Everything you want to know about chocolate
All good things must come to an end. But luckily, when you hit that depressing moment when a bowl of cereal is done, you still have that magical elixir waiting for you as a last treat. You know what I'm talking about here, people. Cereal milk.
Growing up, chocolate cereals were probably the most forbidden of all. Occasionally I could trick my mom into buying some sort of lightly frosted something or other, but my only exposure to chocolate cereals was the very "healthy" variety. You know, the kind that weirdly tastes like vaguely rotting fruit?
It was years before I poured myself a bowl of the real stuff and watched the milk turn almost instantly into a delicious chocolate-y pool.
Now I love cereal milks of all shapes sizes and colors, but after the shock of the Mexican vs. American Coco Krispies milk, we got to thinking: are all cereal milks created equal?
We decided it was time to take things a step further. A blind taste test to find out which chocolate cereal makes the best milk. After some deliberation, we decided to go with the three most popular, purely chocolate cereals: Cocoa Krispies, Cocoa Puffs and Cocoa Pebbles. That'd be one from each of the three major brands (Kellogg's, Post, and General Mills).
We tasted for sweetness, chocolate flavor and all around drinkability. We crowned one the king of the cereal milks.
With Kenji's help (OK, he did the whole thing while I stood by helplessly, eating dry Cocoa Puffs) we re-created the cereal + milk => cereal milk process, in a measured, controlled manner.
Why don't I let him explain the process:
Each cereal was measured and placed in an identical container and covered with a predetermined quantity of milk. I'm a whole milk drinker myself (everything else just tastes like white water to me), but I know Leandra prefers her icy cold skim, so in the spirit of compromise that so often marks Serious Eats intra-office politics, we went with 2%.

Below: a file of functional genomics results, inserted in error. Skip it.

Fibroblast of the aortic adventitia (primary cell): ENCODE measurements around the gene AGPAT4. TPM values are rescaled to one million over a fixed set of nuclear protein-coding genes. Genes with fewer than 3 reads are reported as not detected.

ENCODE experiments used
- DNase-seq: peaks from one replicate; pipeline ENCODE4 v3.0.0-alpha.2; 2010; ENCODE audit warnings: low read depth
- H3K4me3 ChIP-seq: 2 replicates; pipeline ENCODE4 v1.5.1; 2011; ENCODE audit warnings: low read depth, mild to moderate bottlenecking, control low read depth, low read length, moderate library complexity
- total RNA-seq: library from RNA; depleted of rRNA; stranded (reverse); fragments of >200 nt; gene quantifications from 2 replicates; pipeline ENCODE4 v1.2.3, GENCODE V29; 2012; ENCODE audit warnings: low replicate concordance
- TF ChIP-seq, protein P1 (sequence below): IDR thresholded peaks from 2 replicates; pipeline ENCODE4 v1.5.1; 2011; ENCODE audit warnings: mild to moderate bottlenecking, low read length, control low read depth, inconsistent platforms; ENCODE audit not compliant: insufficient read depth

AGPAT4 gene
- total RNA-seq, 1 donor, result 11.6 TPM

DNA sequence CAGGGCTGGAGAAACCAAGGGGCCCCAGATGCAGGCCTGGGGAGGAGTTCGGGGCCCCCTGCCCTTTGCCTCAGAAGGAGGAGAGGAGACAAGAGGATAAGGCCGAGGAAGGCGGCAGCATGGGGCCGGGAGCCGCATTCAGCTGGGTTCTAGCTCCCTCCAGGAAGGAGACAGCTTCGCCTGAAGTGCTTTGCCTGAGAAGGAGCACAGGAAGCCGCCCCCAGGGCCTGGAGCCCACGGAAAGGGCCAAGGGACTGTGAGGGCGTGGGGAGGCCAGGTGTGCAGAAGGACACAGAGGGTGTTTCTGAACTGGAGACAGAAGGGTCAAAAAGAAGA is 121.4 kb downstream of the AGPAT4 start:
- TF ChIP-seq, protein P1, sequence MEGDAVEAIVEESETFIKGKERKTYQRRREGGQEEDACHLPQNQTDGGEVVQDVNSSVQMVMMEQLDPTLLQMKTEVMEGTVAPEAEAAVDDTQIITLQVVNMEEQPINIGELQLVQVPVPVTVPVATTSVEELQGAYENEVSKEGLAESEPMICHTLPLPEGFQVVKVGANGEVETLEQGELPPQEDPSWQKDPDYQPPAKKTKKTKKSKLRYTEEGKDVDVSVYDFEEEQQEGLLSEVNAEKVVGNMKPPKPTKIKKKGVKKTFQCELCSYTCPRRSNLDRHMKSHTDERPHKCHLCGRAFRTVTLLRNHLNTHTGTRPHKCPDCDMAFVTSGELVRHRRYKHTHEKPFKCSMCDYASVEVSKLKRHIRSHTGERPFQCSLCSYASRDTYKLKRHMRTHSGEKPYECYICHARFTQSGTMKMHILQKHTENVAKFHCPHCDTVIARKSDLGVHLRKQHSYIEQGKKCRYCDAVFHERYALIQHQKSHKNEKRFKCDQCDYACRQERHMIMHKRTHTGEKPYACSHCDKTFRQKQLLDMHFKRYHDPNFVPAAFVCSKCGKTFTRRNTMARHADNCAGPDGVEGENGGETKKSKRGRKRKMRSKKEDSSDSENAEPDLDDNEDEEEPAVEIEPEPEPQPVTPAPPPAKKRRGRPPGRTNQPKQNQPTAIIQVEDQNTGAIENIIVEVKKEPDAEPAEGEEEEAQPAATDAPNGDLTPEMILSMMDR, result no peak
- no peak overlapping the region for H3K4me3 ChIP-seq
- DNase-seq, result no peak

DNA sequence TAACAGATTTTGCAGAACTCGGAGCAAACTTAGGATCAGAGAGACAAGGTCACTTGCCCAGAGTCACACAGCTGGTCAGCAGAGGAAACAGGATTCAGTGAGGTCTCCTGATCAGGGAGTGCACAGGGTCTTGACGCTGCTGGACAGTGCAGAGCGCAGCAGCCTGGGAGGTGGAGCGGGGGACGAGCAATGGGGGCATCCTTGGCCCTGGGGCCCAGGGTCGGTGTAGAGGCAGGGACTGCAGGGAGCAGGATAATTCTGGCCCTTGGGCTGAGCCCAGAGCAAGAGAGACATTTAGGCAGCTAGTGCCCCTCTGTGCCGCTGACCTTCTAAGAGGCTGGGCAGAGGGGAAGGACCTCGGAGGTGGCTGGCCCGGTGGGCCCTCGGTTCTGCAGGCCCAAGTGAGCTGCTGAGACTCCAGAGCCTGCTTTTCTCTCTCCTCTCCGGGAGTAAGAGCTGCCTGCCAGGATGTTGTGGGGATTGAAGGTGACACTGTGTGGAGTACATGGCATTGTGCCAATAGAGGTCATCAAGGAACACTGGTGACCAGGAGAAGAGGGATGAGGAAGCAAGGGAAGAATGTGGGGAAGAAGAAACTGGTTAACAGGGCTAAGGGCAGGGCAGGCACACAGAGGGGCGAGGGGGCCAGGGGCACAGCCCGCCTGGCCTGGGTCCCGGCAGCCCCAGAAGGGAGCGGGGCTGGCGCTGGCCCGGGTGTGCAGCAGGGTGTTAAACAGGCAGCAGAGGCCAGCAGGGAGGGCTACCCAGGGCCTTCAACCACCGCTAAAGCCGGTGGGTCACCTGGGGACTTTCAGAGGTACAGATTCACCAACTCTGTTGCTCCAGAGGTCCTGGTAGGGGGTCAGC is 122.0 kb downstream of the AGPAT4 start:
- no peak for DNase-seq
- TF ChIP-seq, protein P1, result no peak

To determine the proper steeping time, we tried to figure out how long it takes someone to eat a bowl of cereal. Again, Leandra downs a bowl in about 30 seconds of choking/shoveling but we opted for what others thought was the more conservative time—we set our timer to four minutes, with the entire container being stirred with a spoon once a minute during steeping. After, the milk was passed through a fine mesh strainer into three identical containers for tasting.
Tasters were given milk in unmarked cups and asked to evaluate them on overall flavor, chocolatiness, and sweetness. The results were then tallied up in a spreadsheet and analyzed by a powerful calculator (by which I mean my brain) in order to determine the winner.
In the end, turned out that Cocoa Puffs won by a healthy margin. In looking at the scores, it was no surprise: of the three cereals, it was the only one marked by true chocolate flavor, without the cloying sweetness of the other rice-based contenders.
Back to you, Leandra.
Going with the crowd, my own pick for favorite was Cocoa Puffs as well. It's an all around superior cereal, in my opinion.
In third place was Cocoa Pebbles. Can't say I was surprised. This milk appeared to be dark at first, but when I poured it, I realized it was just a film of powdery chocolate on the surface. Gross. It ranked second for sweetness, but was the least chocolate-y of the three. Clearly not a winning combo. I tasted almost no chocolate flavor, with more of a sugary caramel thing going on which I was not into. The grainy cereal flavor was especially evident as well.
In second place came Cocoa Krispies. The Krispies produced a milk that was somehow richer and creamier than the others. Some people equated it with milk chocolate or Swiss Miss. It was ranked the sweetest, with decent chocolate flavor. This tasted the most like straight up chocolate milk to me, with little evidence of cereal. I would gladly drink this.
The clear winner was Cocoa Puffs. Several tasters were able to identify which cereal it was from first sip. The delicious chocolate-y flavor of those satisfyingly crunchy little puffs was evident throughout this milk. Tasters found this one to be the least sweet of the three, but with the most chocolate flavor. One taster referred to it as "complex and toasty." For me, it had that distinct cereal milk taste that I love so dearly. Bottle that business up!
Which of these is your favorite chocolate milk producer? Is there another chocolate cereal that you think makes better milk?
This post may contain links to Amazon or other partners; your purchases via these links can benefit Serious Eats. Read more about our affiliate linking policy.